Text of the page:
• Cairns, Andrew J. G. “Modelling and management of longevity risk: Approximations to survival functions and dynamic hedging.” Insurance: Mathematics and Economics 49:3 (November 2011): 438–453. Online at:
  • Cairns, Andrew J. G., David Blake, and Kevin Dowd. “A two-factor model for stochastic mortality with parameter uncertainty: Theory and calibration.” Journal of Risk and Insurance 73:4 (December 2006): 687–718. Online at:
  • Currie, Iain D. “Modelling and forecasting the mortality of the very old.” ASTIN Bulletin 41:2 (2011): 419–427. Online at:
  • Currie, Iain D. “Forecasting with the age-period-cohort model?” Proceedings of 27th International Workshop on Statistical Modelling, Prague, July 16–22, 2012; pp. 87–92. Online at:
  • Currie, Iain D., Maria Durban, and Paul H. C. Eilers. “Smoothing and forecasting mortality rates.” Statistical Modelling 4:4 (December 2004): 279–298. Online at:
  • Harrell, Frank E., and C. E. Davis. “A new distribution-free quantile estimator.” Biometrika 69:3 (December 1982): 635–640. Online at:
  • Lee, Ronald D., and Lawrence Carter. “Modeling and forecasting U.S. mortality.” Journal of the American Statistical Association 87:419 (September 1992): 659–671. Online at: [PDF].
  • Plat, Richard. “One-year value-at-risk for longevity and mortality.” Insurance: Mathematics and Economics 49:3 (November 2011): 462–470. Online at:
  • Richards, S. J. “Detecting year-of-birth mortality patterns with limited data.” Journal of the Royal Statistical Society, Series A 171:1 (January 2008): 279–298. Online at:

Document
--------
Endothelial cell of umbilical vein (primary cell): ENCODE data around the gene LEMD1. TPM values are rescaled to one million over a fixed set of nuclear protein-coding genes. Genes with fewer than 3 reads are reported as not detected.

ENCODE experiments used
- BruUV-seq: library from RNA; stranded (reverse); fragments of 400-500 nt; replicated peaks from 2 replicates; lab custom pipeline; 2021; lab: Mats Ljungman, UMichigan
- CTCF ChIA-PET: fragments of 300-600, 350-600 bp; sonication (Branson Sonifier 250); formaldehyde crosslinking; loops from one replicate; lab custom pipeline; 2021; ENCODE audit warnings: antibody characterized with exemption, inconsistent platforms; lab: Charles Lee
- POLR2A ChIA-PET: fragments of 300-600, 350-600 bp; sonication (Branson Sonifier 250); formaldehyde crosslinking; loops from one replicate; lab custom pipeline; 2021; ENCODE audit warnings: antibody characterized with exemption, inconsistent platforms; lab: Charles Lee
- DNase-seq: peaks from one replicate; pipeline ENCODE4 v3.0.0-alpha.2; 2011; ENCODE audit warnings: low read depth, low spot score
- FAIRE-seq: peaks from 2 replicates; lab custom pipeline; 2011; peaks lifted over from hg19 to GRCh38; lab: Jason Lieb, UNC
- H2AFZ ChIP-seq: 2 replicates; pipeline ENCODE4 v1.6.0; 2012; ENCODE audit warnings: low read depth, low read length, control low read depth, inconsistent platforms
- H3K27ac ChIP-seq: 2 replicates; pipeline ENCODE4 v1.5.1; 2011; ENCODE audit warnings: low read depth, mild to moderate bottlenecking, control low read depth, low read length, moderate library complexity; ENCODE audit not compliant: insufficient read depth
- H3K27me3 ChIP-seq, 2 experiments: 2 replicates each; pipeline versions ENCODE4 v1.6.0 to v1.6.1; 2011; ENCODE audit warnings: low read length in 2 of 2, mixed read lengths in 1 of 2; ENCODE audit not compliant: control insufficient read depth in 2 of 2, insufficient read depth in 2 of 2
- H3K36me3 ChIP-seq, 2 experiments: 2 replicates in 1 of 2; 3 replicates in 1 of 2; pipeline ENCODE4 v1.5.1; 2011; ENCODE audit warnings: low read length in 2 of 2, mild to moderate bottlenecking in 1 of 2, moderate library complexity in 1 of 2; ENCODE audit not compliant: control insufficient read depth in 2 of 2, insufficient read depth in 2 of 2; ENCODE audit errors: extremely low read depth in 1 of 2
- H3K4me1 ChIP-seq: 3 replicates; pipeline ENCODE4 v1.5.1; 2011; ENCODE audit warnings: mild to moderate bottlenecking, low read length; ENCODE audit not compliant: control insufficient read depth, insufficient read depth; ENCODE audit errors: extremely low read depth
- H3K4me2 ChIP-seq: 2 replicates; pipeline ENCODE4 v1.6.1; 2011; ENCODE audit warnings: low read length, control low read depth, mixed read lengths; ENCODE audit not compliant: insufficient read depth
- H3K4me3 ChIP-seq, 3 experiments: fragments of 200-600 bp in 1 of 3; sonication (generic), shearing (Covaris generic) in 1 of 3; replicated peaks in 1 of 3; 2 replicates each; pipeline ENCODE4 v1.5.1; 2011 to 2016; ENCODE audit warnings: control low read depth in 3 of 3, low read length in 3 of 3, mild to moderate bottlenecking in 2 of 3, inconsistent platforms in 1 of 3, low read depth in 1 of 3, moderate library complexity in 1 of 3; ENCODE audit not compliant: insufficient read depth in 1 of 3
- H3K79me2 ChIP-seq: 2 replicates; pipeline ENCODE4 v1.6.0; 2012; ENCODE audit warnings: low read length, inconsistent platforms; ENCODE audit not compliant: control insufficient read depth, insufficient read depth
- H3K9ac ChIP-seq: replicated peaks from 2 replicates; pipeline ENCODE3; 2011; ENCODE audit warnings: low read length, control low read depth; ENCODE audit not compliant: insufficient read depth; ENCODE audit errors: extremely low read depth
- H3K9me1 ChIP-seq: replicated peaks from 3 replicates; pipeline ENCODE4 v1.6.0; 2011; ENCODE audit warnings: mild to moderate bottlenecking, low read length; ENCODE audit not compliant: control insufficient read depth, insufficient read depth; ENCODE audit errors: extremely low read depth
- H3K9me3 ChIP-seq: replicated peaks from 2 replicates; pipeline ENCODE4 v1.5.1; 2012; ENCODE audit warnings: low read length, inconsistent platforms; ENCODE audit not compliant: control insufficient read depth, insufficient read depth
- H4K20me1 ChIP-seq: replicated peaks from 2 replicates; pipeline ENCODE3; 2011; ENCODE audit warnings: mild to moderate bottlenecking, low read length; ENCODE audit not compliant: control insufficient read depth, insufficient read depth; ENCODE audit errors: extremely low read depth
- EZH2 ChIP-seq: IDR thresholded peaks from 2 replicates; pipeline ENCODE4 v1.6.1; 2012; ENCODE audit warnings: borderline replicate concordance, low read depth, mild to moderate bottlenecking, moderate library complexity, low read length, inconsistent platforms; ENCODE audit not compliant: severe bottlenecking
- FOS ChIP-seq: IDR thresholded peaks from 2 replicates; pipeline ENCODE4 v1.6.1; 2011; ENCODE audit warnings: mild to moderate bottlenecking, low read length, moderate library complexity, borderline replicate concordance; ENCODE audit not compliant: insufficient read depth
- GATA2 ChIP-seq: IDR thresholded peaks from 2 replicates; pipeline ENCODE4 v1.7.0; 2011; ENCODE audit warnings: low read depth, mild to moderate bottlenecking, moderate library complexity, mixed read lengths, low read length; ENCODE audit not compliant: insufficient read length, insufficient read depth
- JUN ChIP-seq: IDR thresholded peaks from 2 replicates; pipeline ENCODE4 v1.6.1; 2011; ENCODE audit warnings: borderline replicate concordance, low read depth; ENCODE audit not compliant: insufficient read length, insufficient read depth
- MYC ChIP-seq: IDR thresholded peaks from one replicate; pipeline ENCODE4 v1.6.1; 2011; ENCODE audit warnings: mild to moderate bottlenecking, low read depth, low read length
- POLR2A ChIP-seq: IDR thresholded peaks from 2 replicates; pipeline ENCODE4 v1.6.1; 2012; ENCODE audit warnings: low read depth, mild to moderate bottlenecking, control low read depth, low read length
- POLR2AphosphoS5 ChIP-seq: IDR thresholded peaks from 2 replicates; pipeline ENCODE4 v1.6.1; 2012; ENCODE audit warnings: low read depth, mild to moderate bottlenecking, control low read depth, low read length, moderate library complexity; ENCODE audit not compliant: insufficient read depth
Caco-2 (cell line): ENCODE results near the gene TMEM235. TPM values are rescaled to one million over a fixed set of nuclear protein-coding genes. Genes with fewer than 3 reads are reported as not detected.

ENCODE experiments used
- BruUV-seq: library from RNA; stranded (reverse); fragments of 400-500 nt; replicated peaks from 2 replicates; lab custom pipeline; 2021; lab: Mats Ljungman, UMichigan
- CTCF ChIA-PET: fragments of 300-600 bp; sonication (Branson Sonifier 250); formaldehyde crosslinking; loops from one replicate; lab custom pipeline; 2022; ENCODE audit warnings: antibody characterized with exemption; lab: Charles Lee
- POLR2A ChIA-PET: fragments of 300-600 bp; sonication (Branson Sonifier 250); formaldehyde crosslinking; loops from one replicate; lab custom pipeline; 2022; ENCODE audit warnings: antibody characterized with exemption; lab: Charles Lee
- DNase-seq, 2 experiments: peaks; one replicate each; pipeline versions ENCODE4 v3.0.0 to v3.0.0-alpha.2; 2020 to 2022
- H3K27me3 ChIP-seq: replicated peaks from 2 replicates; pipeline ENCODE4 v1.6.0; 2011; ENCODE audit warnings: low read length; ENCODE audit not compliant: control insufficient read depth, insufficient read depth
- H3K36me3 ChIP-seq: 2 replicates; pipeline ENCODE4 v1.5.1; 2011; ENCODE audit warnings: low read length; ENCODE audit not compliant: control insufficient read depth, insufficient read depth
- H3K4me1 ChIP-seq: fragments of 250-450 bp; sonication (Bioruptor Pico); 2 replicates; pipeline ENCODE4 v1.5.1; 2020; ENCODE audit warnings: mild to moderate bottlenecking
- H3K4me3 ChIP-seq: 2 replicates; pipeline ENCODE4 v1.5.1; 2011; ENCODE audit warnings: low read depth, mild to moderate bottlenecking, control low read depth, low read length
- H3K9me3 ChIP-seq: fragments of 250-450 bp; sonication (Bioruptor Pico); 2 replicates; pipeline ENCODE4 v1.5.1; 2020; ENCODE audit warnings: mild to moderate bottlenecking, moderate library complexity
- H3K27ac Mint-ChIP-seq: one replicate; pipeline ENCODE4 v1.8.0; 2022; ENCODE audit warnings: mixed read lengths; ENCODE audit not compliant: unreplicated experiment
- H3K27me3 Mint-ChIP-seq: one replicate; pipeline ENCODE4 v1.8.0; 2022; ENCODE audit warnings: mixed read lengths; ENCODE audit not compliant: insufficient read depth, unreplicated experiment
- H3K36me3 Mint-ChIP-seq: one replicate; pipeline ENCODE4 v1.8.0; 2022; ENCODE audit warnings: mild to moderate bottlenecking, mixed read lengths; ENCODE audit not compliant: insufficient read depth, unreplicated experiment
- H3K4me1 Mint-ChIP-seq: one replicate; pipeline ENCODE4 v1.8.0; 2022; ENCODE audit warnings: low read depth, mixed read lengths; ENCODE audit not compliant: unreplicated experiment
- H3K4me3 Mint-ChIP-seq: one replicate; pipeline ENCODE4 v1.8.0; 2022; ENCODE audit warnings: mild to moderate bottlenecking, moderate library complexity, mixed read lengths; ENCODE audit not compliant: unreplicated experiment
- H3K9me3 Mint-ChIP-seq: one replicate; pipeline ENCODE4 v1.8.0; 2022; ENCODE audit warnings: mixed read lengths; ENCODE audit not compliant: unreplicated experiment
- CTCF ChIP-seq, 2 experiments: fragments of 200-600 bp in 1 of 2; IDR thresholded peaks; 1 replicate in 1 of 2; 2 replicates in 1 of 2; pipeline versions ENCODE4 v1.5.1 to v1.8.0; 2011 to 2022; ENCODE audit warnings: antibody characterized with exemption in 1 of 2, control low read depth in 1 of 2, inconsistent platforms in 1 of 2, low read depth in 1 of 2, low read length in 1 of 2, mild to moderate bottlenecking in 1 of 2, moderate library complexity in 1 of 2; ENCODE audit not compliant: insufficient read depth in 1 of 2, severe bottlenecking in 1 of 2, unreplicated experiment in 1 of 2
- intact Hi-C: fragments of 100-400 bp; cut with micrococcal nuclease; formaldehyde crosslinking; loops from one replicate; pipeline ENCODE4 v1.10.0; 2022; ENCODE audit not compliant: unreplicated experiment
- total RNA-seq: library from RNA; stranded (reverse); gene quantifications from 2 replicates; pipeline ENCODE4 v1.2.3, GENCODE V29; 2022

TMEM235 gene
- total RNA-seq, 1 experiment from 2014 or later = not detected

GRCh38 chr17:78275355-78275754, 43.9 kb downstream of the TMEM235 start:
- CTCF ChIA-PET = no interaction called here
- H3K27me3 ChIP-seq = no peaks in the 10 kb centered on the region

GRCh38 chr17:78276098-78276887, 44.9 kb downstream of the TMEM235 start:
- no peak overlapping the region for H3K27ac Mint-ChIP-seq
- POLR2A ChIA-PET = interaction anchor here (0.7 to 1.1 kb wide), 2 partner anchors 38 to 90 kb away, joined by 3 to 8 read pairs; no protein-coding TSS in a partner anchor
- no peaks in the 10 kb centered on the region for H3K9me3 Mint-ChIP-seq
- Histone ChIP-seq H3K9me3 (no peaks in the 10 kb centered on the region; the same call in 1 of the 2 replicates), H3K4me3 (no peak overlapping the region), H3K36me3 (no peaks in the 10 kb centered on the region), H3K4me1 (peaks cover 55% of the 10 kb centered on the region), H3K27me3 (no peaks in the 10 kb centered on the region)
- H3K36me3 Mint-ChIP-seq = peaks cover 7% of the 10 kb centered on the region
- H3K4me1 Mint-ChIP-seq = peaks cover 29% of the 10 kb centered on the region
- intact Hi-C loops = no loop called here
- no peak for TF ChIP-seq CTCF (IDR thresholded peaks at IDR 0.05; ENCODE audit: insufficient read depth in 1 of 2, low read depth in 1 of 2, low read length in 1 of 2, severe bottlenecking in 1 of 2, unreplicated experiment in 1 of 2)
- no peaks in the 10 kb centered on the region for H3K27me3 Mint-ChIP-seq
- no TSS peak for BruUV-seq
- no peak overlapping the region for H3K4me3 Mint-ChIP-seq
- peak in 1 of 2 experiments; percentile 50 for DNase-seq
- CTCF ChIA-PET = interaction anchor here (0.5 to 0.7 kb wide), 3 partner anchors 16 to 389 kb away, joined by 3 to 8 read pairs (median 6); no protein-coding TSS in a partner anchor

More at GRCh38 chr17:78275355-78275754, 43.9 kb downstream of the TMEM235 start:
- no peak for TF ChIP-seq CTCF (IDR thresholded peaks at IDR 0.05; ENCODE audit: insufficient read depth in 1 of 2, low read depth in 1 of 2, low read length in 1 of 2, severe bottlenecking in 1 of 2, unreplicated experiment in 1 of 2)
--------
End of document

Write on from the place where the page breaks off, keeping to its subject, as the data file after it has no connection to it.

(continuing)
• Richards, S. J., and I. D. Currie. “Extrapolating mortality projections by age.” Life and Pension Risk (June 2011): 34–38. Online at:
  • Richards, S. J., I. D. Currie, and G. P. Ritchie. “A value-at-risk framework for longevity trend risk.” British Actuarial Journal (forthcoming). Online at:
  • The Economist. “How innovation happens: The ferment of finance.” In “Playing with fire,” special report on financial innovation. February 25, 2012; p. 8. Online at:
  • Willets, Richard C. “The cohort effect: Insights and explanations.” British Actuarial Journal 10:4 (October 2004): 833–877. Online at:


  • Continuous Mortality Investigation (CMI) Bureau. “Continuous mortality investigation reports.” No. 17. Institute of Actuaries and Faculty of Actuaries, July 1999. Online at:
  • Continuous Mortality Investigation (CMI) Mortality Sub-Committee. “An interim basis for adjusting the ‘92’ series mortality projections for cohort effects.” Working paper no. 1. December 2002. Online at:
  • European Commission, Internal Market and Services Directorate General. “QIS5 technical specifications: Annex to call for advice from CEIOPS on QIS5.” July 5, 2010; p. 152.
  • Willets, Richard C. “Mortality in the next millennium.” Staple Inn Actuarial Society (SIAS), December 7, 1999. Online at: